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Turkey’s Erdogan Defies Pressure Over Sweden’s NATO Bid


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Turkey’s President Recep Tayyip Erdogan poured cold water on Sweden’s hopes of joining NATO at a major security summit next month, reiterating his long-standing objection to Sweden’s bid and dealing a blow to U.S. and other NATO members’ push to counter the threat from Russia. 

The U.S. and U.K. in particular have been pressing Turkey to lift its veto in time for the alliance’s next summit in Lithuania on July 11. Meetings in Turkey this week between Swedish, Turkish, Finnish and NATO officials were meant to help overcome Erdogan’s objections, in particular his accusations that Sweden is harboring Kurdish militants whom Turkey considers terrorists. 

But the Turkish leader, who beat back the biggest challenge to his twenty-year rule by winning re-election last month, said he remained opposed to Sweden’s accession, and that Turkish officials would deliver that message to their Swedish counterparts at this week’s meetings. 

“(Turkish officials will say) This is our president’s opinion, don’t expect anything different at Vilnius (the Lithuanian capital),” he was reported as saying by Turkey’s official Anadolu News Agency. 

NATO’s road to 32

Sweden had applied to join the alliance alongside Finland, its Nordic neighbor, in the wake of Russia’s invasion of Ukraine. The vast majority of the alliance’s 30 members backed the bids; the only dissenters were Turkey and Hungary, whose leader Viktor Orban has long enjoyed a close relationship with Russia’s President Vladimir Putin. New NATO members must be ratified by unanimous vote.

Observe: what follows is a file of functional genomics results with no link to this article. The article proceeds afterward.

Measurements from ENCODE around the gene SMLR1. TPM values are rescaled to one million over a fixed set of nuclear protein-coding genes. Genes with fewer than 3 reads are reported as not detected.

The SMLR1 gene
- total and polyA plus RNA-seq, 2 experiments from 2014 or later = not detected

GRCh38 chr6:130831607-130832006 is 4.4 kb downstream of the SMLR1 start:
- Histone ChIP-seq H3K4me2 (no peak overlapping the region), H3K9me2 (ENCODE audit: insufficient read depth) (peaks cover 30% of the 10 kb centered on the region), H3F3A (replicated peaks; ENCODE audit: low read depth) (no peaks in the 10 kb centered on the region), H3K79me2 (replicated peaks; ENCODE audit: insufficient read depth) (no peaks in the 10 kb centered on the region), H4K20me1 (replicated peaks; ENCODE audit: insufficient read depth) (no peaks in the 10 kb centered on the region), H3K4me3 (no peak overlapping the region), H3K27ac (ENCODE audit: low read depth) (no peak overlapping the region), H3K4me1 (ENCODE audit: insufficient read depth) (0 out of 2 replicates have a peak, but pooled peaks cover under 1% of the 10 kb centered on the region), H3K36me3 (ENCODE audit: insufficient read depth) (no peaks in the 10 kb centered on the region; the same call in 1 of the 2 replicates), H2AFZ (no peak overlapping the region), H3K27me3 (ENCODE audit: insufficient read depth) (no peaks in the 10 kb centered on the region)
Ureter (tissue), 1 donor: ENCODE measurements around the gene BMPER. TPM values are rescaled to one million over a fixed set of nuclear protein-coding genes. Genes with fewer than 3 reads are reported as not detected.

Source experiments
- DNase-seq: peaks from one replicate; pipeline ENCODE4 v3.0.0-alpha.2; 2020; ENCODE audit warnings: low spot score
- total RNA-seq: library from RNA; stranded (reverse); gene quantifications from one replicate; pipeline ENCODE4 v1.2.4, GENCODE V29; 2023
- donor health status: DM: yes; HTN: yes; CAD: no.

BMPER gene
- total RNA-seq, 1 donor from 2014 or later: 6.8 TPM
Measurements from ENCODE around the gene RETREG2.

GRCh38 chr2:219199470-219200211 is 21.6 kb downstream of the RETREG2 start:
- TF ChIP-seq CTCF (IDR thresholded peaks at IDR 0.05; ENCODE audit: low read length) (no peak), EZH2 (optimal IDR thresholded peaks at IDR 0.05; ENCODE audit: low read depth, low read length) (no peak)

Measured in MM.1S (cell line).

Hungary dropped its veto after Erdogan approved Finland’s bid in March. Finland thus became the alliance’s 31st member earlier this year.

But Erdogan has only hardened his opposition to Sweden’s joining the alliance. His view may have been colored by a number of anti-Turkish protests in the Swedish capital Stockholm, including one in January where a far-right Swedish politician burned a copy of the Quran outside the Turkish embassy. 

And while Sweden, in an effort to strengthen its membership application, has tried to address Turkish security concerns by implementing new anti-terror laws, Erdogan said Wednesday that it had not gone far enough.

“This is not only a matter of a law amendment or a constitutional change. What is the job of the police there?” he was reported as saying. “They have legal and constitutional rights, they should exercise their rights. The police should prevent these (protests).”

Source: The Messenger

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